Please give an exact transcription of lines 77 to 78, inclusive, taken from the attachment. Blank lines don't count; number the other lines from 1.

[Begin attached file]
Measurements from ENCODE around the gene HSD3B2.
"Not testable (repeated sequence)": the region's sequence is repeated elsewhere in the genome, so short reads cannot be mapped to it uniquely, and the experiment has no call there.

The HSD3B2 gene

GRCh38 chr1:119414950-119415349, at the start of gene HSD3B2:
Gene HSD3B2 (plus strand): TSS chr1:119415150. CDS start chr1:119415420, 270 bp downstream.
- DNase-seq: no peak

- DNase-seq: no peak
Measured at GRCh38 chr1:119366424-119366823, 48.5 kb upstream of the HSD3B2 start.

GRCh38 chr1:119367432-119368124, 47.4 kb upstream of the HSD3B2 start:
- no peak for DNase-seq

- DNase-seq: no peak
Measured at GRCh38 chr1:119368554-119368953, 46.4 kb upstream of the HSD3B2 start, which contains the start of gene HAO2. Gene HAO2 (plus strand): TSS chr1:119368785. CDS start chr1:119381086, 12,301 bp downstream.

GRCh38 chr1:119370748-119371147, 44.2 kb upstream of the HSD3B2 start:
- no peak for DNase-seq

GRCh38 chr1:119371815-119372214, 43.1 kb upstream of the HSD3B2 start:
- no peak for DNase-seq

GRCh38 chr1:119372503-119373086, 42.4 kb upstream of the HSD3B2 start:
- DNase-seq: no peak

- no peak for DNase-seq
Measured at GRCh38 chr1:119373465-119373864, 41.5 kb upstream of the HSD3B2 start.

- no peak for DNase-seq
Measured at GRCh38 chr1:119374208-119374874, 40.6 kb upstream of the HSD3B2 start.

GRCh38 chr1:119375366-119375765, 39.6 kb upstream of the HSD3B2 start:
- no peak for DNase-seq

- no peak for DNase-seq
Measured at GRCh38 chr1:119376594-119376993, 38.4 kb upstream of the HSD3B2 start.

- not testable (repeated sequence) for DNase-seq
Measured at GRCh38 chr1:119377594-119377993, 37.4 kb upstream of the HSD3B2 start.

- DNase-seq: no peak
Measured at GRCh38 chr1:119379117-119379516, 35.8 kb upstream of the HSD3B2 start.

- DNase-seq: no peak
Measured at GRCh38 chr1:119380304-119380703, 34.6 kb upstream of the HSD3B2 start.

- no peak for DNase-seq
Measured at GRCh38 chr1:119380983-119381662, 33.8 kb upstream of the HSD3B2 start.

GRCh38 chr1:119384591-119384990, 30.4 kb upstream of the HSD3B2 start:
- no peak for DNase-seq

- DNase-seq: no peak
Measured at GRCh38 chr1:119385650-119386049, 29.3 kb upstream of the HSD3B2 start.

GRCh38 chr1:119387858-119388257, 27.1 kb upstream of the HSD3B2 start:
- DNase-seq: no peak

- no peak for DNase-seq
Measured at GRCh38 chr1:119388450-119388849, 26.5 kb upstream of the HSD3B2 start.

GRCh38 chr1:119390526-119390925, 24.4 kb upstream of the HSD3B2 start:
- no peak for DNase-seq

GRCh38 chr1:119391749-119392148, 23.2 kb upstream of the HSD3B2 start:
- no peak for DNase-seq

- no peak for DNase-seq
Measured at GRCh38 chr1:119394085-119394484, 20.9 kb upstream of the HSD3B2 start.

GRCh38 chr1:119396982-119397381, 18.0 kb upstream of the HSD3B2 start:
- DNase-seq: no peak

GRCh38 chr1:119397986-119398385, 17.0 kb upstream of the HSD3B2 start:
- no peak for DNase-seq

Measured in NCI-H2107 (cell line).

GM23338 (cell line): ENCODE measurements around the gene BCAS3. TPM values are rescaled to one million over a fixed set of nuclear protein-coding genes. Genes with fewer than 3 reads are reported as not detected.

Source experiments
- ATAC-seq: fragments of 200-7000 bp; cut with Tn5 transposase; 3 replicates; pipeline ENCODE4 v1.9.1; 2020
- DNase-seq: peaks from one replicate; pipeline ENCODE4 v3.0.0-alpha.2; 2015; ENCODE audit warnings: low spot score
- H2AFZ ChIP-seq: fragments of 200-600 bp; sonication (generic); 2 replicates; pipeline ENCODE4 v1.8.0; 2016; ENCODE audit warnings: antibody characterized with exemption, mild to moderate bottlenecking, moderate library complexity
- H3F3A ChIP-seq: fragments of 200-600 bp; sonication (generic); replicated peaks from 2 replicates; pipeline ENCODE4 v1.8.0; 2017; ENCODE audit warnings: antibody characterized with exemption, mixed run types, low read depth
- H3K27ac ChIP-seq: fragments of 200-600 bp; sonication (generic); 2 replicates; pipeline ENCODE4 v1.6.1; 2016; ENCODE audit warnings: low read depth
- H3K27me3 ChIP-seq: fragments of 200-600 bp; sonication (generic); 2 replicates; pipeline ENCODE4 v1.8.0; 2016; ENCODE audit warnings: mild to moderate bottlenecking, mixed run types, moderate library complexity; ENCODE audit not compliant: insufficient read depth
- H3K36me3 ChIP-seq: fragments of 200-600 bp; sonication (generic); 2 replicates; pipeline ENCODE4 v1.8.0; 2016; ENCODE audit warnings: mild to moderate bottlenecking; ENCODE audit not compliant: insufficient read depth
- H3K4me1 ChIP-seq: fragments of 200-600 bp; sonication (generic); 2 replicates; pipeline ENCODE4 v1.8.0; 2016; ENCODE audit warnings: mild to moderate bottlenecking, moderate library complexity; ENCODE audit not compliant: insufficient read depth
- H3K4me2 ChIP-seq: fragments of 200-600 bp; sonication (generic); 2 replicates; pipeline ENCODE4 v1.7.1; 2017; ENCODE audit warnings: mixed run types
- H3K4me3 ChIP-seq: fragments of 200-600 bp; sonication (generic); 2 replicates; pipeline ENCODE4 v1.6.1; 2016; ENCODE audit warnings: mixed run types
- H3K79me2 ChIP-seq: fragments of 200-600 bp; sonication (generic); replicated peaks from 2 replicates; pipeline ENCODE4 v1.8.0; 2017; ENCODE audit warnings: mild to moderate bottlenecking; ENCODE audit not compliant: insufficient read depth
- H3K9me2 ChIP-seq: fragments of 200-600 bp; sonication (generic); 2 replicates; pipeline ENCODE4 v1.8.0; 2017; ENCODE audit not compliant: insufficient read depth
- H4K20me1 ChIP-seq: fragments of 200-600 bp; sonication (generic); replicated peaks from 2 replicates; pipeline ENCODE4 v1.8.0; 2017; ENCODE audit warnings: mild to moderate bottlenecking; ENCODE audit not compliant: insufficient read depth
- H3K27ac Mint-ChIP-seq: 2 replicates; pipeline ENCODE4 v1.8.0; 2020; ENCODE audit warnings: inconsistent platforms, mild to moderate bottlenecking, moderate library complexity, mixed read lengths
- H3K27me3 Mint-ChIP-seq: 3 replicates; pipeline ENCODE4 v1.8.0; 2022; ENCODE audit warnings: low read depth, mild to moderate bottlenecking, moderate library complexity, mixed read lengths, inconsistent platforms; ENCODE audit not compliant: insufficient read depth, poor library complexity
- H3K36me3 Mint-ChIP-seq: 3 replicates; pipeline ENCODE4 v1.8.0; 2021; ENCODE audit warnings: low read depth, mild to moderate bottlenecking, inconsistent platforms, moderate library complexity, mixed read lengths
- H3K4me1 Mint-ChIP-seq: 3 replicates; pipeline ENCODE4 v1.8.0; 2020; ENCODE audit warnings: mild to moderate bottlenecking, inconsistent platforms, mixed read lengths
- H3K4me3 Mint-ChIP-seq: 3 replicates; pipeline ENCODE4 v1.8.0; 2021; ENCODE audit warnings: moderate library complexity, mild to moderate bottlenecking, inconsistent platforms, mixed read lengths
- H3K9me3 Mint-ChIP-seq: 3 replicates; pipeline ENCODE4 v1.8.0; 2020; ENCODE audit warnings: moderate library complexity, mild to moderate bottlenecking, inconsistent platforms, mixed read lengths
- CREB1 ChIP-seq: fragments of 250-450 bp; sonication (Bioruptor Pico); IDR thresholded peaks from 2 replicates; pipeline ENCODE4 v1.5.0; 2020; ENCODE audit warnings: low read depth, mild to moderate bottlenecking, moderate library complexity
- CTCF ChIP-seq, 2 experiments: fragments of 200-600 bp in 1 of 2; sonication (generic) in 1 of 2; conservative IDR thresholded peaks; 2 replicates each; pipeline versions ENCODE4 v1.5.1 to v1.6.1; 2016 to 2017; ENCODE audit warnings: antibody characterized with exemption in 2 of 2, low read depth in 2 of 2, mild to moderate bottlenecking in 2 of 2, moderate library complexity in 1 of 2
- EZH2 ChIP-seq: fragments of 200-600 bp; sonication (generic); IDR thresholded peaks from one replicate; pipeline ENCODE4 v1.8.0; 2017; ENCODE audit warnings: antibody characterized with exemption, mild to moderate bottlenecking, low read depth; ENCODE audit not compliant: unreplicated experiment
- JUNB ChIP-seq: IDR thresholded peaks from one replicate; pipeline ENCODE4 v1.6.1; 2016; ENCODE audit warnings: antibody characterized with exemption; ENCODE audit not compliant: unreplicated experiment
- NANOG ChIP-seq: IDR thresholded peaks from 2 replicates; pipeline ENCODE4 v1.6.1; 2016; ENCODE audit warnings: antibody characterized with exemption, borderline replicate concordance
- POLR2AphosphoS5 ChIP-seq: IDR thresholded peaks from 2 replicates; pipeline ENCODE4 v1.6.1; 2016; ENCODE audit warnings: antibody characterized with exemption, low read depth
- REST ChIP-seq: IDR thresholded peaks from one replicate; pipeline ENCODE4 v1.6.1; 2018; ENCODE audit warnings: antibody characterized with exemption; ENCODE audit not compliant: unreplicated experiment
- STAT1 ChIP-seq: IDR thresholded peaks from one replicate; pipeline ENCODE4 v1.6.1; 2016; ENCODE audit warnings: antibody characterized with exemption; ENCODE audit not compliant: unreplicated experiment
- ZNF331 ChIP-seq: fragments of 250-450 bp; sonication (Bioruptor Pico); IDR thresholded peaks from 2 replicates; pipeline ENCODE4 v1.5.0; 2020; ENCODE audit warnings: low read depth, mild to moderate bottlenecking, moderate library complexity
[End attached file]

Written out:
- EZH2 ChIP-seq: fragments of 200-600 bp; sonication (generic); IDR thresholded peaks from one replicate; pipeline ENCODE4 v1.8.0; 2017; ENCODE audit warnings: antibody characterized with exemption, mild to moderate bottlenecking, low read depth; ENCODE audit not compliant: unreplicated experiment
- JUNB ChIP-seq: IDR thresholded peaks from one replicate; pipeline ENCODE4 v1.6.1; 2016; ENCODE audit warnings: antibody characterized with exemption; ENCODE audit not compliant: unreplicated experiment